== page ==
[WATCH] ‘The Jungle Book’ composer John Debney on creating new music for a Disney classic

“I was petrified,” admits composer John Debney during our recent webcam chat (watch above) when asked about his work on “The Jungle Book,” a live-action reimagining of one of Disney’s most beloved properties. Based on the writings of Rudyard Kipling, this Jon Favreau-helmed film follows the adventures of Mowgli (Neel Sethi), a young boy raised in the jungle by wild animals. The story was previously adapted by the studio as an animated musical in 1967 that is still viewed today, so, “going into it, there were high expectations.”

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This is the fourth collaboration between the director and composer, following “Elf” (2003), “Zathura” (2005), and “Iron Man 2” (2010). “The overriding directive from Jon was that he always wanted to make sure that the score was timeless,” Debney reveals. “He would say, ‘If Walt Disney were sitting in the room with us, would Walt like this music?'”

He certainly asked the right person. The tunesmith’s history with Disney spans decades, beginning with his father, Louis Debney, who worked with the studio beginning with “Snow White and the Seven Dwarfs” (1937) and would often take his son onto the lot, giving him, “this really cool, idyllic sort of Disney childhood.” John started at the mouse house right out of college as a copyist, working his way up to arranging music for the theme parks and finally to scoring various films and television series. “The Jungle Book” represents, “the culmination of a lot of history with them, and I’m so grateful and thankful for that.”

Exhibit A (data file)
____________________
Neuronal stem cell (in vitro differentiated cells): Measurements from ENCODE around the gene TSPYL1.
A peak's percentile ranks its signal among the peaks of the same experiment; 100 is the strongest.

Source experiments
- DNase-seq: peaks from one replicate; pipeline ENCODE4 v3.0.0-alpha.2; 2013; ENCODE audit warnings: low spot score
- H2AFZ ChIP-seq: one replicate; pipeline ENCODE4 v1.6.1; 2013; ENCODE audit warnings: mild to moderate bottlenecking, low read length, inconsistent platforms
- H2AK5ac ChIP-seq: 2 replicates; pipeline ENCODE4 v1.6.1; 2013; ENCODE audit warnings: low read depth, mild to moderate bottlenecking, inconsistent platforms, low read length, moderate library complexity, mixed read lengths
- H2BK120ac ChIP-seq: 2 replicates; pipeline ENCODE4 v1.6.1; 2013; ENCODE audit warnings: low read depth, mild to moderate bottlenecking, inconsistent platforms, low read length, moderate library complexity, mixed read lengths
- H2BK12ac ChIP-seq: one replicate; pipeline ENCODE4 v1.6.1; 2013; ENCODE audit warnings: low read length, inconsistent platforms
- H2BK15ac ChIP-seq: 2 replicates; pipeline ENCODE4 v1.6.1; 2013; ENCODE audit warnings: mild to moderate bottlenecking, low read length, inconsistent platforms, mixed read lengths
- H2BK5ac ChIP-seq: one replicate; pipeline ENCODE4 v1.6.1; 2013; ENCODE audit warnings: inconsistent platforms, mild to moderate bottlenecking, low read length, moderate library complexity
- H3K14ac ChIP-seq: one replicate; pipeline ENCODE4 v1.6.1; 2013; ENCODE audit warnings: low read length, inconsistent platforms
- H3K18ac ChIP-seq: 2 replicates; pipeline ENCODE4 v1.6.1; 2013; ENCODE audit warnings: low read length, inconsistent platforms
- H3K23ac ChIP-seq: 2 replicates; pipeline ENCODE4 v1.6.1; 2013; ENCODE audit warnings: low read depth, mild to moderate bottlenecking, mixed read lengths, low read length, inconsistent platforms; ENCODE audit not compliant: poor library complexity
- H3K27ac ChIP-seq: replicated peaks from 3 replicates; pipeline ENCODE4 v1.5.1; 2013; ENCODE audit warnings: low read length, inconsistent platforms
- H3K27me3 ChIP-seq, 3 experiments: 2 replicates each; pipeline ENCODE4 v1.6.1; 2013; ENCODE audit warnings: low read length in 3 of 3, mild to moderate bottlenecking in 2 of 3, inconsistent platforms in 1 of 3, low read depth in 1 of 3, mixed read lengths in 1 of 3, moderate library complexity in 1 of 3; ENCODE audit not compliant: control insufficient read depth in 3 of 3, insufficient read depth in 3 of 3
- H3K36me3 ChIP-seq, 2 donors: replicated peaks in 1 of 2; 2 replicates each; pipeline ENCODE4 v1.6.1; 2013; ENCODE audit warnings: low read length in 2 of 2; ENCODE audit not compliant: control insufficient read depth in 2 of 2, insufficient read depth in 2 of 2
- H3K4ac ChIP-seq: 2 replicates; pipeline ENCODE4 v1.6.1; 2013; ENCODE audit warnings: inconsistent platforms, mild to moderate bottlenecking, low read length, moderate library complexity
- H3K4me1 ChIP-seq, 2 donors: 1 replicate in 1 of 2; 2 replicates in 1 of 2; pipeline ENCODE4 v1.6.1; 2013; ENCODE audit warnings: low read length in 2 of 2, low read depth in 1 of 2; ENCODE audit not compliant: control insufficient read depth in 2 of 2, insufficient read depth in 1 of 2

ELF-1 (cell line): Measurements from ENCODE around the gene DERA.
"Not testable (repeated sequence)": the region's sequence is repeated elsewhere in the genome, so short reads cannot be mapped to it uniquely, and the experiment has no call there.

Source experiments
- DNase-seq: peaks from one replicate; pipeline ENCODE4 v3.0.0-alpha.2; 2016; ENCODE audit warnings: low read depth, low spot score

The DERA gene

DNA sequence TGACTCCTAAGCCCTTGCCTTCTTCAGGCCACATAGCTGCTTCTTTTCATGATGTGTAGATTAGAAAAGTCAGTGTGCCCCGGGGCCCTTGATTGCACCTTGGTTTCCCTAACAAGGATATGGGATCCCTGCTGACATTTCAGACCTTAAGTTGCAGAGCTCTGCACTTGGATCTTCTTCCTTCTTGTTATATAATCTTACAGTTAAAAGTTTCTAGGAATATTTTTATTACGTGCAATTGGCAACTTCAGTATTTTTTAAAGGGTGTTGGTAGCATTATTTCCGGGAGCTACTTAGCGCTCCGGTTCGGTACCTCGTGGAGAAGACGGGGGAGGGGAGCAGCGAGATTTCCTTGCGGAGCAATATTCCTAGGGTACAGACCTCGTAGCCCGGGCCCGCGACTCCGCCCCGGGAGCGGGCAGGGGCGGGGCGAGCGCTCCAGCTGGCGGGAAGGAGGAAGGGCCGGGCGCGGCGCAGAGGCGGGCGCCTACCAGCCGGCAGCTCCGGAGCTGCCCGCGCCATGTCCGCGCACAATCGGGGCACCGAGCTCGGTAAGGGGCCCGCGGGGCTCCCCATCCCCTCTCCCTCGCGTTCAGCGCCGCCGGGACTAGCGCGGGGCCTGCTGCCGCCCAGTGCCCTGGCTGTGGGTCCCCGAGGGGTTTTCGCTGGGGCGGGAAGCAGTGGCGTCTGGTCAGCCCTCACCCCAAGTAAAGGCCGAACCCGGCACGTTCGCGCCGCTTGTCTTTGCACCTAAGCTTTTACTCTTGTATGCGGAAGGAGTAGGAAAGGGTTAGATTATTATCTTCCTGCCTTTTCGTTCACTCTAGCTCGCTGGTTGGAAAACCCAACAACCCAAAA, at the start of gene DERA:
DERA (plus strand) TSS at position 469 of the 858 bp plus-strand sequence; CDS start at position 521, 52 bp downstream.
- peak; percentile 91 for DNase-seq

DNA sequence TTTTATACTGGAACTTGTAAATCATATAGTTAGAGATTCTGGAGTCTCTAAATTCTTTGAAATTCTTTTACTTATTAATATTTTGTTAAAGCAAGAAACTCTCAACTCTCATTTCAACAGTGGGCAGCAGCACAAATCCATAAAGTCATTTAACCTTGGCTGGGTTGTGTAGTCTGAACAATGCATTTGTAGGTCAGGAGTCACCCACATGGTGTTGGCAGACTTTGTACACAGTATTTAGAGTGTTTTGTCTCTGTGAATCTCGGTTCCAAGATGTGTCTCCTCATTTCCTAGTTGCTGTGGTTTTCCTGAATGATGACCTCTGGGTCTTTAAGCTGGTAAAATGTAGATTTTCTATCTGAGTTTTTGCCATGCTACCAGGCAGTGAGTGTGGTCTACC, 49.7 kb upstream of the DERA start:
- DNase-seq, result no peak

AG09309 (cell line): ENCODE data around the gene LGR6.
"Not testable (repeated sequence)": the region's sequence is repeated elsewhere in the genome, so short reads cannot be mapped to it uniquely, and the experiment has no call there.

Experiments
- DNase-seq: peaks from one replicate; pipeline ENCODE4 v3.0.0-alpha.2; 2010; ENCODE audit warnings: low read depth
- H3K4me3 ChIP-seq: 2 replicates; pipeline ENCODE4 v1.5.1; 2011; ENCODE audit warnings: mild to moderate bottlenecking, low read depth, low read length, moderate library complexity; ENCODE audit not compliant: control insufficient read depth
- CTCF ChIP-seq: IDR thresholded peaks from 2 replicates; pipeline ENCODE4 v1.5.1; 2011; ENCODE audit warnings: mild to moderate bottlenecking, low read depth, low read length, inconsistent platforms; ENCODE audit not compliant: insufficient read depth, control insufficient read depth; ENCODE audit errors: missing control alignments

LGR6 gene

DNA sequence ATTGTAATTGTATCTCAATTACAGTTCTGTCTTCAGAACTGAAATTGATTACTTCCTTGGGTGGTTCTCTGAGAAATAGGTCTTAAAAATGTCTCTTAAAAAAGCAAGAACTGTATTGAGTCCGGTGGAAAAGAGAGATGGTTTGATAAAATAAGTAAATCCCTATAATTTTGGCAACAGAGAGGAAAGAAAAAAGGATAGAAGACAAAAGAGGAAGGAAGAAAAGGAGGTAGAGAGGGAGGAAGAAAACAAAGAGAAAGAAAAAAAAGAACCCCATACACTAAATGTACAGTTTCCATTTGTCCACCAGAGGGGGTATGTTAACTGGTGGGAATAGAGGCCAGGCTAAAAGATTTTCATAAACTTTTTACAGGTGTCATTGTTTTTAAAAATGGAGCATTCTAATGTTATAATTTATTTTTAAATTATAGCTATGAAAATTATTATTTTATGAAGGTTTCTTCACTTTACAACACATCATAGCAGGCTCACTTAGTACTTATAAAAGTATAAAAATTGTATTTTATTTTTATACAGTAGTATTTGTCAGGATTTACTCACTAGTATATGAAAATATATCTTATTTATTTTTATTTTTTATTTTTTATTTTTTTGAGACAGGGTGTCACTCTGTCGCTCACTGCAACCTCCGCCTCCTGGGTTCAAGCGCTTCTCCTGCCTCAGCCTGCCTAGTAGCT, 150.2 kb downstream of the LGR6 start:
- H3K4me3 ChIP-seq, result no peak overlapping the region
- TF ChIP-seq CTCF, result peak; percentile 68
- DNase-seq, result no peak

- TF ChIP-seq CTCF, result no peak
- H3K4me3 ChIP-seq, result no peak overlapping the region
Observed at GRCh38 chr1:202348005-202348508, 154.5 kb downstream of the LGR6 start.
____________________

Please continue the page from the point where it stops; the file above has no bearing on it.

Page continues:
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Debney received his first Oscar nomination for his work on Mel Gibson‘s “The Passion of the Christ” (2004). In addition, he has won three Primetime Emmys: one for his main title theme to “Seaquest DSV” (1994) and two for his underscores on “The Young Riders” (1991) and “The Cape” (1997). Check out our full interview above for more about his work on “The Jungle Book.”

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